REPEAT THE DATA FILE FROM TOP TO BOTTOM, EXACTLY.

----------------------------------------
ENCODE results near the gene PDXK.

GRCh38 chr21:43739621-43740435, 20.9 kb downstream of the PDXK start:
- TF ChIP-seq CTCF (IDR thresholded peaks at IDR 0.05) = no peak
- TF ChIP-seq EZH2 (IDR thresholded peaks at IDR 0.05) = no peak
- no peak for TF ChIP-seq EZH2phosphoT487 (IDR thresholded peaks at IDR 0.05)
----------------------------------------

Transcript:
ENCODE results near the gene PDXK.

GRCh38 chr21:43739621-43740435, 20.9 kb downstream of the PDXK start:
- TF ChIP-seq CTCF (IDR thresholded peaks at IDR 0.05) = no peak
- TF ChIP-seq EZH2 (IDR thresholded peaks at IDR 0.05) = no peak
- no peak for TF ChIP-seq EZH2phosphoT487 (IDR thresholded peaks at IDR 0.05)